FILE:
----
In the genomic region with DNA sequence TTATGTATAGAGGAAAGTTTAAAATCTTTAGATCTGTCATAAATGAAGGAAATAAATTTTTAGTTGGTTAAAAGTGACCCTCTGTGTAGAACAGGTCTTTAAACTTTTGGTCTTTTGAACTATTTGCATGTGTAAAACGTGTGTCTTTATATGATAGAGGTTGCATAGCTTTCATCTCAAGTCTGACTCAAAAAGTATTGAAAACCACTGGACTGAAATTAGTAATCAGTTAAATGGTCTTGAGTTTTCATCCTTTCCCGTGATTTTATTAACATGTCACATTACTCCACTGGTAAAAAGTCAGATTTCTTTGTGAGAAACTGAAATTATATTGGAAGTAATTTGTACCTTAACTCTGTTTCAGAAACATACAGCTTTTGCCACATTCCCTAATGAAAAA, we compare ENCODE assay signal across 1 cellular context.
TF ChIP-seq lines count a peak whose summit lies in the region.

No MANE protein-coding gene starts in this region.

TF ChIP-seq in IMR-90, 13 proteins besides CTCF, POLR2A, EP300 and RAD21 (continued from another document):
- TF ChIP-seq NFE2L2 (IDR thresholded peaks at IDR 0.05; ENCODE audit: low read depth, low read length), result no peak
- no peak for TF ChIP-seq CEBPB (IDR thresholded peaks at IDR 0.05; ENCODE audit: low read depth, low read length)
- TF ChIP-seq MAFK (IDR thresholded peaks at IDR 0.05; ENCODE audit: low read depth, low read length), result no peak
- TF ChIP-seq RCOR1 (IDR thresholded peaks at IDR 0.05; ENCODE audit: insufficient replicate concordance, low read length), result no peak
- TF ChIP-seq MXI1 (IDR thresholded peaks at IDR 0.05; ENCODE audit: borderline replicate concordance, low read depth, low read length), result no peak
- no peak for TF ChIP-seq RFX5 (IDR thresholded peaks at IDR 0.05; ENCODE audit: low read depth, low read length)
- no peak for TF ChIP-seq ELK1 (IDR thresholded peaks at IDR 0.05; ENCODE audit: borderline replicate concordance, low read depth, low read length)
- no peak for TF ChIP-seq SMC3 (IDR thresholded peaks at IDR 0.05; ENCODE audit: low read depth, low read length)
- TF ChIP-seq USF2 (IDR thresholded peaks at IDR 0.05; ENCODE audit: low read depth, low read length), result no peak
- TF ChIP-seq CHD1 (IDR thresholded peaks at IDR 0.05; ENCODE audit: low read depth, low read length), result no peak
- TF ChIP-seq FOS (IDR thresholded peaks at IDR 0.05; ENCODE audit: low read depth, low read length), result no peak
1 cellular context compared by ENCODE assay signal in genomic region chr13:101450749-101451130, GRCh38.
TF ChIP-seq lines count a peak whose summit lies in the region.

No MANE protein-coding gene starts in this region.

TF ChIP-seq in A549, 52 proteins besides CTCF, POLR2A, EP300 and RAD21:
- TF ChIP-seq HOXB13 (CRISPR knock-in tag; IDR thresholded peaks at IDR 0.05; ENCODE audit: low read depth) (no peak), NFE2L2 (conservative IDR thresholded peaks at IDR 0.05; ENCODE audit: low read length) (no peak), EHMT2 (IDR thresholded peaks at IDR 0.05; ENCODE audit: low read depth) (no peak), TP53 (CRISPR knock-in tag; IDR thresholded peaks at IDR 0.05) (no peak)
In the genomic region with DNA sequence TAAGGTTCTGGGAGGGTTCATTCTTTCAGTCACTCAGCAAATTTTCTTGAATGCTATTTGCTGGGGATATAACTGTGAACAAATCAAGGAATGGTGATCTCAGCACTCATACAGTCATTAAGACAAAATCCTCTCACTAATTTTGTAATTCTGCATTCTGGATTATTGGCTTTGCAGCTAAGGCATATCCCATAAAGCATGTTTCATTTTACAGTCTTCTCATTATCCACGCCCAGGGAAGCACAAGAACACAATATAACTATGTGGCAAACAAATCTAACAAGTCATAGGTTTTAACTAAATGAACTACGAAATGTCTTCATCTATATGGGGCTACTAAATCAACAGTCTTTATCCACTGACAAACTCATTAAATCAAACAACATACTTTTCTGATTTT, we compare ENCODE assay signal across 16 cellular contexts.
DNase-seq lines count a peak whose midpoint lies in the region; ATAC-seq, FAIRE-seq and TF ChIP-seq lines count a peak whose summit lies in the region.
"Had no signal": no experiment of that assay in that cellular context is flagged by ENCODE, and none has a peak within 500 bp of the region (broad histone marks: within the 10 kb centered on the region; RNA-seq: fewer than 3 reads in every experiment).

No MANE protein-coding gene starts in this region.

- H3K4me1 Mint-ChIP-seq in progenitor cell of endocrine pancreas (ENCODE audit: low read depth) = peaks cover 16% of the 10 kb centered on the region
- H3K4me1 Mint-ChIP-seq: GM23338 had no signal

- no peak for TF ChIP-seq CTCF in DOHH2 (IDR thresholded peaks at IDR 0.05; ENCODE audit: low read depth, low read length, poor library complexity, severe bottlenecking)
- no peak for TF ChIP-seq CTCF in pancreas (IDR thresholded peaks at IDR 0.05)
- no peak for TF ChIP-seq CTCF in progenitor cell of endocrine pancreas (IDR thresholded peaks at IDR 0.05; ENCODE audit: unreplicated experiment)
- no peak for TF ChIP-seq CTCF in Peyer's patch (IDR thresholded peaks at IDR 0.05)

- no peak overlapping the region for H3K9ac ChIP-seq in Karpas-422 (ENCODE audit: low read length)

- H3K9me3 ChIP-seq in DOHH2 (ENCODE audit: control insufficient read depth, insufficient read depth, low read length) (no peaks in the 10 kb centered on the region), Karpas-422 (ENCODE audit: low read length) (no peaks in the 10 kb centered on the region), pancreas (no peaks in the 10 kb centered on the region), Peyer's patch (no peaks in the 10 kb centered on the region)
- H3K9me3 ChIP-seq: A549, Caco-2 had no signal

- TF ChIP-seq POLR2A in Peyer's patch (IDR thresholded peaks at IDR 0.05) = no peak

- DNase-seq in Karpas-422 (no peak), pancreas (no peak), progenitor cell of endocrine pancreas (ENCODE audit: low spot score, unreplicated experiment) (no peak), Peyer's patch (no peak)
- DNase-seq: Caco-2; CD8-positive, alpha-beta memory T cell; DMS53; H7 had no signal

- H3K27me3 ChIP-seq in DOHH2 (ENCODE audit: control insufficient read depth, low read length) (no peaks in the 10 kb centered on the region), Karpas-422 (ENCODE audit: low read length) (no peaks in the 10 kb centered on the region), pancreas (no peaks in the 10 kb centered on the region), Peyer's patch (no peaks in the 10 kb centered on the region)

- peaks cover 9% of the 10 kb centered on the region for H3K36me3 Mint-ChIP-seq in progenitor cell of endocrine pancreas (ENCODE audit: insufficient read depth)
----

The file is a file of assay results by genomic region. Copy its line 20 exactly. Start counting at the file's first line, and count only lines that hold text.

- TF ChIP-seq HOXB13 (CRISPR knock-in tag; IDR thresholded peaks at IDR 0.05; ENCODE audit: low read depth) (no peak), NFE2L2 (conservative IDR thresholded peaks at IDR 0.05; ENCODE audit: low read length) (no peak), EHMT2 (IDR thresholded peaks at IDR 0.05; ENCODE audit: low read depth) (no peak), TP53 (CRISPR knock-in tag; IDR thresholded peaks at IDR 0.05) (no peak)